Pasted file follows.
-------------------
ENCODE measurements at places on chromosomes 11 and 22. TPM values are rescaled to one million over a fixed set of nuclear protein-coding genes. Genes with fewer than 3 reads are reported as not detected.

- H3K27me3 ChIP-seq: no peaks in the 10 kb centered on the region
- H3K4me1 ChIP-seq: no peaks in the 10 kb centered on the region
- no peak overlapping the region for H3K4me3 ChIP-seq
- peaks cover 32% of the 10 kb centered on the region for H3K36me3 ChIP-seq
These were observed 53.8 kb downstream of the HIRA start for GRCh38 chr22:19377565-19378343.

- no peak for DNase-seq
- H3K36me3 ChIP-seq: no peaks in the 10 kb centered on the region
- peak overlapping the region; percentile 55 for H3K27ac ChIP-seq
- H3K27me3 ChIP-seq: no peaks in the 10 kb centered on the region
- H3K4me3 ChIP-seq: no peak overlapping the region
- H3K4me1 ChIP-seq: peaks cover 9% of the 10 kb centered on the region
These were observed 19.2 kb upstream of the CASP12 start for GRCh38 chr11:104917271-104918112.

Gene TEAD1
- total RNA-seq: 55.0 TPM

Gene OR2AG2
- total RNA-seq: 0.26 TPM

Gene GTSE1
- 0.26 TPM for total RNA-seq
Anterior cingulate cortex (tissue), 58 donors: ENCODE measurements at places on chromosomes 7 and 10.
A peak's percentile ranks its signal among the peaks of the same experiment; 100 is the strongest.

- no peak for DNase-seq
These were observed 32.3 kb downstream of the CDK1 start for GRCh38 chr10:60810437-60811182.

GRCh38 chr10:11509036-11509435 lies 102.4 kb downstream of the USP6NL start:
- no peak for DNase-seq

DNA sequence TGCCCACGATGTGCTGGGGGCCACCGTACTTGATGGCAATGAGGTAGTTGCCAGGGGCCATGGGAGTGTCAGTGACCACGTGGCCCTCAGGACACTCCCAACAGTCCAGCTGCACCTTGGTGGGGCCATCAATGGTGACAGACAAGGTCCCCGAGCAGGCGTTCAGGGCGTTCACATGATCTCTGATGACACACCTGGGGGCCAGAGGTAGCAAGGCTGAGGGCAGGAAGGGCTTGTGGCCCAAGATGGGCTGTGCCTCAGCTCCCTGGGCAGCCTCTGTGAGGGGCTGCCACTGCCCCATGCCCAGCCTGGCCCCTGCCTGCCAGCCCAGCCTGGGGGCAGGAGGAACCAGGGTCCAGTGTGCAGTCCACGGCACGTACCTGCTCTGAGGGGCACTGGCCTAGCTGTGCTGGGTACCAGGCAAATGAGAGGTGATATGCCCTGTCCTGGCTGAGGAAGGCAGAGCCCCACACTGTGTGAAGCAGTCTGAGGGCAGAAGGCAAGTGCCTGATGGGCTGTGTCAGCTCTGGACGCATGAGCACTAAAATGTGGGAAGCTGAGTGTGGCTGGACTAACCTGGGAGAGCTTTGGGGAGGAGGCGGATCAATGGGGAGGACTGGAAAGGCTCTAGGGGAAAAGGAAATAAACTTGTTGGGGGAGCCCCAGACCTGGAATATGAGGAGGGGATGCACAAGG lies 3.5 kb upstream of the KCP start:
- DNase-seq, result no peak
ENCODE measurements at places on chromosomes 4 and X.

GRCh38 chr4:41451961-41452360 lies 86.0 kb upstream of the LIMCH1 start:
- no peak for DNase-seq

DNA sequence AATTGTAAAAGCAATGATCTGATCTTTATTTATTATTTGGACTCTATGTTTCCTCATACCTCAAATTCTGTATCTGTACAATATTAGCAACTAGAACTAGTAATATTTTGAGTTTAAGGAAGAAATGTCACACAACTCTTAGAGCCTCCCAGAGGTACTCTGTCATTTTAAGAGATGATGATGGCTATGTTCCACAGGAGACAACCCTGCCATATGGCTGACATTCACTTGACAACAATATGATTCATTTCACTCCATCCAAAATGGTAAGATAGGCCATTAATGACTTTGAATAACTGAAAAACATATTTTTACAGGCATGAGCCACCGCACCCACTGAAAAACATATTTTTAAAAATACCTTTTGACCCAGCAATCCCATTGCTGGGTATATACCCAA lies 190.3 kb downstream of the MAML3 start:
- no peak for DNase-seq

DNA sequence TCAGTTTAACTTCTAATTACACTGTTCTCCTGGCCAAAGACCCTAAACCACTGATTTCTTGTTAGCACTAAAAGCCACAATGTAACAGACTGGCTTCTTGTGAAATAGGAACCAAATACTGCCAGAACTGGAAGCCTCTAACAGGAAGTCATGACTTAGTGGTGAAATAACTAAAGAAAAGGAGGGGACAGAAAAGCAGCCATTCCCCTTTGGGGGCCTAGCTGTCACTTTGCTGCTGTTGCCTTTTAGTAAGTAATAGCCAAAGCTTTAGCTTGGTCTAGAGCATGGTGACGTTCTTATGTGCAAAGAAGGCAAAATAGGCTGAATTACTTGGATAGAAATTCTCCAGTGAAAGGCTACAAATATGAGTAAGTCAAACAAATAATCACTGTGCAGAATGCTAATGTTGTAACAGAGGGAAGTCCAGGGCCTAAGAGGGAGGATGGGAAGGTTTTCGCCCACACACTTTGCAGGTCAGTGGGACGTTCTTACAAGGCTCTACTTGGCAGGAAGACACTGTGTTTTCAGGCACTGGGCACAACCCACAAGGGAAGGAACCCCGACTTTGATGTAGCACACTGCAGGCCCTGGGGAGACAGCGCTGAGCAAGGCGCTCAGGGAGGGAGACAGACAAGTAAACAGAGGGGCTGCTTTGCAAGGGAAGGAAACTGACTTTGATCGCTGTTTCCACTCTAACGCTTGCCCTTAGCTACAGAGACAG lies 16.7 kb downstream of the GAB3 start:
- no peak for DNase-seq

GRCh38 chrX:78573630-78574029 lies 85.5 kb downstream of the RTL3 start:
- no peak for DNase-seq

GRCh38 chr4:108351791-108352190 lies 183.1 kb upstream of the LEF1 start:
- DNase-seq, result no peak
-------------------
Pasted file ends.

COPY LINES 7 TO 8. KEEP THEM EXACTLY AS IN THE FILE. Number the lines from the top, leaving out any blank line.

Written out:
- no peak for DNase-seq
- H3K36me3 ChIP-seq: no peaks in the 10 kb centered on the region